Next-gen kids, next-gen outreach

Tobacco education, prevention group pays visit to Moffat County schools

— Emily Miller and Chris Copeland sit on the grass in a circle of friends at the Moffat County High School's freshman barbecue Tuesday.

Across the field, a van decorated with comic art blasts The Get Up Kids and a girl inside passes out stickers, T-shirts and coins. Another girl with a bullhorn organizes piggyback races where at least one person collapses on his face under his partner's weight.

It was all part of Own Your C (the "C" stands for "choices"), which is sponsored by the State Tobacco Education and Prevention Partnership. Own Your C uses freestyle rapping, goofy dancing and a mess of games to get the students' attention for tobacco awareness.

Heather Burchall, community health educator for the Northwest Colorado Visiting Nurse Association in Craig, facilitated Moffat County's visit, which planned for stops at the high, middle and intermediate schools.

Meanwhile, the mustard and ketchup dried on Miller and Copeland's plates. They might not have been participating in the activities at that moment, but they got the message.

This is how the next generation of youth responsibility programs reaches today's students - with an unforced hand and relatable mentors, Burchall said.

"People are always lecturing us about what to do," Miller said. Own Your C "tell(s) us it's our choice, and that's different."

An overbearing program might look at friends and social groups as bad choices when the student knows them differently, Miller said.

"I don't think they're trying to influence us, but just have us know we can make good decisions about who we hang out with," she said.

An un-relatable program might focus on hand-outs and worksheets and never address the students face-to-face, Copeland said.

"They give us these packets and half the kids just throw them away," he said.

Relating to kids is the best part of the job, said the Own Your C girls Lindsay Smith, 23, and Nancy Davila, 20.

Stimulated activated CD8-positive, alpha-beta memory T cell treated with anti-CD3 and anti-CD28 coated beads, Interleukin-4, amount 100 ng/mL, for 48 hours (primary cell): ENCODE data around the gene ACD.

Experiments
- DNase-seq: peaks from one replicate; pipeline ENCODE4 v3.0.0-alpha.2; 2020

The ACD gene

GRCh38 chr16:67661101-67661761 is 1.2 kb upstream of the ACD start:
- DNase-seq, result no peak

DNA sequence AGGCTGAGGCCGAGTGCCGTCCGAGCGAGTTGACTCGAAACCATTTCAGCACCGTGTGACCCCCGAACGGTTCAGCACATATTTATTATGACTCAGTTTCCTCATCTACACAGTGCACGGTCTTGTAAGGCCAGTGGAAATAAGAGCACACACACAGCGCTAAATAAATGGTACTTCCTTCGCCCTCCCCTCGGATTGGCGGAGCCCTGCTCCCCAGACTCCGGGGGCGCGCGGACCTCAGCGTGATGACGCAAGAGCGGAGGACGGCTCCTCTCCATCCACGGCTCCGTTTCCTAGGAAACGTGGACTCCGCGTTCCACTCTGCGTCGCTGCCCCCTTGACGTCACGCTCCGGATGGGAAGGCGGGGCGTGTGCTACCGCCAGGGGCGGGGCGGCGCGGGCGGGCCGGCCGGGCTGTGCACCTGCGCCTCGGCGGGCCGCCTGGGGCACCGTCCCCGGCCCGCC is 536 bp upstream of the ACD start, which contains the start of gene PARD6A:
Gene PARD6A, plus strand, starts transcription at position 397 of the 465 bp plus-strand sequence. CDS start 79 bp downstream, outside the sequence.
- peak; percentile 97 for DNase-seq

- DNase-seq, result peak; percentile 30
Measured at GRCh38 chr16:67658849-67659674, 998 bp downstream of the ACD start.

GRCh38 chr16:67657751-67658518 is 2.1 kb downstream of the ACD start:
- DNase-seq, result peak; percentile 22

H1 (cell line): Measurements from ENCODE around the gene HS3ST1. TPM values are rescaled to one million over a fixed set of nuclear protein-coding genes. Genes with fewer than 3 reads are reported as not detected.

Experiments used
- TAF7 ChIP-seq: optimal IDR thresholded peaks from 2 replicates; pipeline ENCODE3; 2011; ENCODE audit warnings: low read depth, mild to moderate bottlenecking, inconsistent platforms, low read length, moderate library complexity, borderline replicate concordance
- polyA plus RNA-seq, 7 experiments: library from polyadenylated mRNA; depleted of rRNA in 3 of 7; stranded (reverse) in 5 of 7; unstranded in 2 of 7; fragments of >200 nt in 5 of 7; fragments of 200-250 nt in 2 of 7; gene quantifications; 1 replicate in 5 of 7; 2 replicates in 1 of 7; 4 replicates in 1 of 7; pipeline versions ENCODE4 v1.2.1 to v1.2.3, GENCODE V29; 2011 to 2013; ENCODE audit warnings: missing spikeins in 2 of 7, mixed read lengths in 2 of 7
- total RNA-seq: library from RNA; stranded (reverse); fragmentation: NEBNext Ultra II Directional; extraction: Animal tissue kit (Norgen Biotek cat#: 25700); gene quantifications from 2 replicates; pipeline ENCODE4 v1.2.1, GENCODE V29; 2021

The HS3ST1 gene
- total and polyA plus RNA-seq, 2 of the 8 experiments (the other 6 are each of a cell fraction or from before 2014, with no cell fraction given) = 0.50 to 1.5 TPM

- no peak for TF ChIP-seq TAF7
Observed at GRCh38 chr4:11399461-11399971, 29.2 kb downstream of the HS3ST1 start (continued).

But the kids aren't forced, they said. The van plays music, which comes from Davila's personal iPod, and the students can approach if they want to.

Every school and group of kids is different, Smith said.

"There are lots of ways we can relate with them," Smith said. "Kids this age are interested in so many things it's easy to find something for them to talk about."

Smith and Davila don't get flustered even when the kids are younger, such as when they visited Craig Middle School on Wednesday.

Middle school students reacted primarily the same as their counterparts at the high school. Although many of them like the approach and said they believe in the message, sometimes they get tired of being lectured.

"Sometimes we have better things to do," said Clara Tomlin, 13. "It was great. I loved it. I don't want to die at an early age, or get a hairy tongue."

Smoking or chewing tobacco, activities which Smith and Davila are very familiar with, can cause hairy tongue. But the students of Moffat County taught them something new, Smith said.

The high school "is a big dip school, and snuff, too," Smith said. "Apparently they snort (snuff). I never heard of that. You learn something new everyday."

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